It was a rite of passage, the first time I managed not to puke upon packing for the trip to Michigan.

But anyway, by the time my group boarded the largest plane EVER in Chicago, destined for Beijing, well, I was pretty excited. And nauseous. Have I mentioned that?

Here's the thing. Once you get on a major international flight, you can't get off. That basically was the only problem.

Because I didn't know it then, but I was about ready to get airsick.

Let me mention again - nonstop Chicago to Beijing. Which means hours - and hours - and hours - in a small space with a baby in the row in front of me screaming WAY-JA WAY-JA WAY-JA for hours. And hours. While being the sickest I've ever been. Ever. What that means is, sympathetic girls from my group surrounding me while I threw up into an air sickness bag while the five year old several rows back was doing fine.

SO humiliating. The flight attendant kept stopping by anxiously to make sure I was okay. Apparantly I was looking pale. HA! My brother frequently makes remarks about my complexion, usually like this: "wow, you make that slug over there look tan." So when I look pale, well...

But we finally arrived in Beijing, and of course it was only after I used the airsickness bag that the Dramamine I'd taken finally set in. So from Beijing to Ulaan-Baatar, that world famous okay I'll explain it: Ulaan Baatar is the capital city of Mongolia. In fact, really, it's the only city in Mongolia.

Oh. Right. And Mongolia is here:

It is cosily tucked between China and Russia.

Memories from Mongolia? Burning a fire in a stove with dried dung. Repainting a fence with the only paint available: lead. Washing my hair in a frigid Mongolian river. Watching a Batman movie dubbed into Mongolian on a tv in a ger (yert) on the outskirts of the city. Buying a wool rug from the open air market for less than $60. Meeting abandoned children who'd been left on trains or doorsteps. Seeing a martial arts demonstration by the Ulaan Baatar police force. Climbing a mountain and finding piles of rocks strewn with blue fabric on the top (blue is a lucky color and is often attached to offerings to the divine - ie, the rock piles. I think they were like prayer piles of rocks.) Finally getting our picture taken with a real, live Mongolian camel - which, by the way, are much much shaggier and hairy than the camels in the Middle East. Oh, and almost getting stranded in Mongolia because China demanded we have travel visas for our three hour layover in the airport, at the last minute. Oh, and mutton. Lots. And lots. Of mutton. Or, to quote "The Hobbit," "mutton yesterday, mutton today, and blimey if it won't be mutton tomorrow." Oh, and playing sheep knuckles. Yep. It's a game you play. With sheep knuckles.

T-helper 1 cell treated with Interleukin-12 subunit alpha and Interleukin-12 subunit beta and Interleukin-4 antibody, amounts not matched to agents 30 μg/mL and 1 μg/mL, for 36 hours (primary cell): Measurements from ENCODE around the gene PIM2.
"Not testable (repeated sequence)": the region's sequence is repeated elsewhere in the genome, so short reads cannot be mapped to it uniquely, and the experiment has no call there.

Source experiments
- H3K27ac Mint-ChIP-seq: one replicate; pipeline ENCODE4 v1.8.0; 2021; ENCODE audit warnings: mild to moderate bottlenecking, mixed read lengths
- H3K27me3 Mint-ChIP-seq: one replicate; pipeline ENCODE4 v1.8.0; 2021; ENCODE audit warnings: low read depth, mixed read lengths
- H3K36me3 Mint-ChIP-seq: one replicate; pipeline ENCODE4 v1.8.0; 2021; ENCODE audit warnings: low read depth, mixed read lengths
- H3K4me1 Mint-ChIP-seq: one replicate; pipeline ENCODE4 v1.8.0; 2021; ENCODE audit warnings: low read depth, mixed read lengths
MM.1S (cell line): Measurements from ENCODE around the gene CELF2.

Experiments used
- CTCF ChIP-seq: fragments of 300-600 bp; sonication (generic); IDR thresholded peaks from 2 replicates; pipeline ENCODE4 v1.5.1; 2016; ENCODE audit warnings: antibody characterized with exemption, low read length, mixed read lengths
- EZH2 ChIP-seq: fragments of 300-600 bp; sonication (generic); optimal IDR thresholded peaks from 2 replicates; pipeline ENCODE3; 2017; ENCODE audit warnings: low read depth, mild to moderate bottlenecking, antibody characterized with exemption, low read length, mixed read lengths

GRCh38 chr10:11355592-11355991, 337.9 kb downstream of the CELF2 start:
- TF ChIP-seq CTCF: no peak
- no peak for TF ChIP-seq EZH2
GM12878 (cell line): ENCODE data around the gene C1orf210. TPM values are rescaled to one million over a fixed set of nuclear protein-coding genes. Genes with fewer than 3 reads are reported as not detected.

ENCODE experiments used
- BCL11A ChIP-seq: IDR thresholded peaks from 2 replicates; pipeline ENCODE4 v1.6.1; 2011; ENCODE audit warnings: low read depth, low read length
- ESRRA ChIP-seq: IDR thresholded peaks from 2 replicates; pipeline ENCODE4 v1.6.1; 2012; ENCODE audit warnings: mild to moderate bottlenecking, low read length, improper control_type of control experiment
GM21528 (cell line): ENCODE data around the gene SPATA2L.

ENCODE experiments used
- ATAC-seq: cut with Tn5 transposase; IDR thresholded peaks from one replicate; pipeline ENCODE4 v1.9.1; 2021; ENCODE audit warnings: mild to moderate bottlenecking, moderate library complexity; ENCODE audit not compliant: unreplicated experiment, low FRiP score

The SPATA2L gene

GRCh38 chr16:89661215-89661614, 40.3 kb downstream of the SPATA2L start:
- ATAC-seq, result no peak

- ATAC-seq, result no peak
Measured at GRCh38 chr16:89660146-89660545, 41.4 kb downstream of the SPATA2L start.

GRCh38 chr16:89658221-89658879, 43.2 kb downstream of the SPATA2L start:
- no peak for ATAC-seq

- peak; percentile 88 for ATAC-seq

I know what you're thinking. But yes, sheep have knuckles.

Random trivia about Mongolia? Well, the world's tallest man lives in Mongolia with his wife, who's about two feet shorter than he is. And Mongolia used to be Communist, but isn't anymore since the fall of Communism in Russia. And many Mongolians' claim to fame is still Ghengis Khan. And make no mistake about it, they are fiercely proud.

So yes, I've slept in a Mongolian ger, and used an outhouse with no door, and yes, I've eaten an unidentifiable meat that I think was beef heart but I'll never know - which is probably for the best. And yes, I've had jet lag that plagued me for three weeks and experienced reverse culture shock, which is why, after emptying my room a third time for Goodwill, mom finally asked, "how much are you getting rid of, anyway?" And yes, I've seen Teenage Mutant Ninja Turtles dubbed into Mongolian, and yes, I was surprised when I could read some of the Mongolian signs, and then realized that my Greek studies were paying unexpected dividends.

And yes, sometimes, I miss being away from home.

Ode - To My Crockpot

Oh, Crockpot.
Your simmering ways.
How you bubble and stew while the
world spins, unaware of
what you conjure inwardly.

Oh, Crockpot.
You wear the apron
when I am sick and sniffling,
keeping my husband from
having to cook
two days in a row.

Oh, Crockpot.
You lure the dogs into thinking
that it's for them, and we laugh,
knowing that it's not.
It's for us.